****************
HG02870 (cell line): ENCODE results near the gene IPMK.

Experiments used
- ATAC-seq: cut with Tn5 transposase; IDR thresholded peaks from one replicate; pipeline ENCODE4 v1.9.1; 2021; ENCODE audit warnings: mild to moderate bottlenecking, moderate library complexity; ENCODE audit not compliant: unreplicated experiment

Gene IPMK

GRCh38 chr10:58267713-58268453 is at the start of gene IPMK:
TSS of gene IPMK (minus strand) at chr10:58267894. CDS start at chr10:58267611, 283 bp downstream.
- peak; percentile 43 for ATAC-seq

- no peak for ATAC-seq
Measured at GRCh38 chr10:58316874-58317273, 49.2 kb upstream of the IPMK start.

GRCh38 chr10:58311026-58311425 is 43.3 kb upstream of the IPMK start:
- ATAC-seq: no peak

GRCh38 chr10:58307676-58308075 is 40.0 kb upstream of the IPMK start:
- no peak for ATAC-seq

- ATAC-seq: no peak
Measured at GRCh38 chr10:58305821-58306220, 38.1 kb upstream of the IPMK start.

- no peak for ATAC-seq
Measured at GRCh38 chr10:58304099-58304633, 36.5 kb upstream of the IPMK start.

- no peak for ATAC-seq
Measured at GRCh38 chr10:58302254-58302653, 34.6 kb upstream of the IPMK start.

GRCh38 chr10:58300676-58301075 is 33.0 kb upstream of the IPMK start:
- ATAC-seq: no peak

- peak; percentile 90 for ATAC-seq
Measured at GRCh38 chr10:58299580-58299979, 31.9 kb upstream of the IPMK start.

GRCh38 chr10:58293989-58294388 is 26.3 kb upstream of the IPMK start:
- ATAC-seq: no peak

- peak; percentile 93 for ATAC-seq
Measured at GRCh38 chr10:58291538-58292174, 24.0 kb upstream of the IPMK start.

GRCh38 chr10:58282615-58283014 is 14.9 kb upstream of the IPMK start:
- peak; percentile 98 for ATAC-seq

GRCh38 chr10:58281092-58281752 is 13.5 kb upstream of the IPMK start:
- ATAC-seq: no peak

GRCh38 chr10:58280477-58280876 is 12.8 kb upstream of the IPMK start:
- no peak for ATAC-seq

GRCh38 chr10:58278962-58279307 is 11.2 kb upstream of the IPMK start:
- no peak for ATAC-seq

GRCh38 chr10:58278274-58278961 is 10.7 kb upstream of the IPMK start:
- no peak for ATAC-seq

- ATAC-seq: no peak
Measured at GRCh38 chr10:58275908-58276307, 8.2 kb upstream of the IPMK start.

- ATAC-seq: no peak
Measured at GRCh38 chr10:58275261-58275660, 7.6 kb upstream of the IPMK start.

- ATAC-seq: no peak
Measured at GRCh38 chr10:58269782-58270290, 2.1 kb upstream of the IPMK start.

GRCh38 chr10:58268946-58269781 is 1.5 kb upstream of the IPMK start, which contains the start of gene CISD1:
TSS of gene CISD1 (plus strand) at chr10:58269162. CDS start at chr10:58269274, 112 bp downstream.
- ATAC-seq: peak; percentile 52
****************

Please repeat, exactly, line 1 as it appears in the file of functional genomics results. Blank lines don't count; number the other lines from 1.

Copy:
HG02870 (cell line): ENCODE results near the gene IPMK.